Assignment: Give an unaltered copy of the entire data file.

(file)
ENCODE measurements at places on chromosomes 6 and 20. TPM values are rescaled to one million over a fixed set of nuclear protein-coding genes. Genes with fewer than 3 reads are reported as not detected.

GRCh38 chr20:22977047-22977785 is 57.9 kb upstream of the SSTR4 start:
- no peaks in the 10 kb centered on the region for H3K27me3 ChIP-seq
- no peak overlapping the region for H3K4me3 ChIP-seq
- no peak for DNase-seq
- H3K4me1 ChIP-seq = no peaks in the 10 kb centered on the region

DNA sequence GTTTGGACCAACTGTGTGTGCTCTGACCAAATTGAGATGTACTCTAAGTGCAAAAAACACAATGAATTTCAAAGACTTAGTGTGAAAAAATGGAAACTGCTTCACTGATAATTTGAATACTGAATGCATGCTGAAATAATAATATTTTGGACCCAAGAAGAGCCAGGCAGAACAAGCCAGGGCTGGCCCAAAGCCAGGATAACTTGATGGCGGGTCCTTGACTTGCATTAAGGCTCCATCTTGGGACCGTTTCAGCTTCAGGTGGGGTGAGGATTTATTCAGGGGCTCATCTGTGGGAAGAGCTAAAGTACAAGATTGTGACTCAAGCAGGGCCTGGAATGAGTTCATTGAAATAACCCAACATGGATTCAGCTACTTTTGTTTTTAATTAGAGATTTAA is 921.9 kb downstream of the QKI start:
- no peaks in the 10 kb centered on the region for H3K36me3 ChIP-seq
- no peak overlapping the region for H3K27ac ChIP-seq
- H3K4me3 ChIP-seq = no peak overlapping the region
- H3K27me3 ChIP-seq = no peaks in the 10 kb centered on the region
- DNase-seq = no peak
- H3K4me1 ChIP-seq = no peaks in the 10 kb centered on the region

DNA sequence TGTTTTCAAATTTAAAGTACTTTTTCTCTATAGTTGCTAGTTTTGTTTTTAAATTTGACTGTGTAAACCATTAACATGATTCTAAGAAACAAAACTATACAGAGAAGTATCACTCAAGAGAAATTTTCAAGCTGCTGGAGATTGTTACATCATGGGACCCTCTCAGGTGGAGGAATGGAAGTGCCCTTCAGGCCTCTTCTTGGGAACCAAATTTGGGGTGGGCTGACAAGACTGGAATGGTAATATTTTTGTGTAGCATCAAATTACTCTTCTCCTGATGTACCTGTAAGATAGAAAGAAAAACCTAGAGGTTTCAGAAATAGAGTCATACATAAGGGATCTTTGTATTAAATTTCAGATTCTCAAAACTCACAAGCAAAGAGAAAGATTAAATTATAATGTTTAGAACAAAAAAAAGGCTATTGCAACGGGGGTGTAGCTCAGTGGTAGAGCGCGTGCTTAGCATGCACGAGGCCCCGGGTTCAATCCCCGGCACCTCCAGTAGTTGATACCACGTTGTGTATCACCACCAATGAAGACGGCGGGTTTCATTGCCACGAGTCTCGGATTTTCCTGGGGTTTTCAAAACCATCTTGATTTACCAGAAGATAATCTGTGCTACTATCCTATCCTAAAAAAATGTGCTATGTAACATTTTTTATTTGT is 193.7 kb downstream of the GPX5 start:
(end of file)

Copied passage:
ENCODE measurements at places on chromosomes 6 and 20. TPM values are rescaled to one million over a fixed set of nuclear protein-coding genes. Genes with fewer than 3 reads are reported as not detected.

GRCh38 chr20:22977047-22977785 is 57.9 kb upstream of the SSTR4 start:
- no peaks in the 10 kb centered on the region for H3K27me3 ChIP-seq
- no peak overlapping the region for H3K4me3 ChIP-seq
- no peak for DNase-seq
- H3K4me1 ChIP-seq = no peaks in the 10 kb centered on the region

DNA sequence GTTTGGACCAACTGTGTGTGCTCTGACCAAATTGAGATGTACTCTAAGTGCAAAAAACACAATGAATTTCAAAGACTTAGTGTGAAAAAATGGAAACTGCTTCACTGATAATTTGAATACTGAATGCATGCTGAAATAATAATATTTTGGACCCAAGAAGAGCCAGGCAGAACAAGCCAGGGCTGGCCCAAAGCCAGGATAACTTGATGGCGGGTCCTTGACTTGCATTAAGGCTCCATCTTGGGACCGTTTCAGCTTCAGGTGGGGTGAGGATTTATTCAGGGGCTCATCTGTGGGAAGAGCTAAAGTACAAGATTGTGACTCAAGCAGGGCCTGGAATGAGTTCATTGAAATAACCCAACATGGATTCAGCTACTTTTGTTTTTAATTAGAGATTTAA is 921.9 kb downstream of the QKI start:
- no peaks in the 10 kb centered on the region for H3K36me3 ChIP-seq
- no peak overlapping the region for H3K27ac ChIP-seq
- H3K4me3 ChIP-seq = no peak overlapping the region
- H3K27me3 ChIP-seq = no peaks in the 10 kb centered on the region
- DNase-seq = no peak
- H3K4me1 ChIP-seq = no peaks in the 10 kb centered on the region

DNA sequence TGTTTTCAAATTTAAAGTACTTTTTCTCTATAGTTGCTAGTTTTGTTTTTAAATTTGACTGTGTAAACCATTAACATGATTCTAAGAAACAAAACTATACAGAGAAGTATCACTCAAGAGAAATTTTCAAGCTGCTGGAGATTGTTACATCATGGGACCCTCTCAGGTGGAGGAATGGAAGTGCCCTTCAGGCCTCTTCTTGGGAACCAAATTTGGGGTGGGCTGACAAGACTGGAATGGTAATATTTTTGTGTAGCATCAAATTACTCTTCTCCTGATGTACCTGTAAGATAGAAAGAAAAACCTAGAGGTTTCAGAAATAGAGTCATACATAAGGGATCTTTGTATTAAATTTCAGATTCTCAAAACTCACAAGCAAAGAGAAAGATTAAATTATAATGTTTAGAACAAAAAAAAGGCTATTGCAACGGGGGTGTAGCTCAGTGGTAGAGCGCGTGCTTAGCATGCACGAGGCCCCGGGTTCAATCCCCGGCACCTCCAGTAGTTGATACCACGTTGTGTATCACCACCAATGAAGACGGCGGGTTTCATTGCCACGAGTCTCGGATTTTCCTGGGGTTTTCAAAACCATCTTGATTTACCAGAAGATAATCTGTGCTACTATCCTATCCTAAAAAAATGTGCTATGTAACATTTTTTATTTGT is 193.7 kb downstream of the GPX5 start: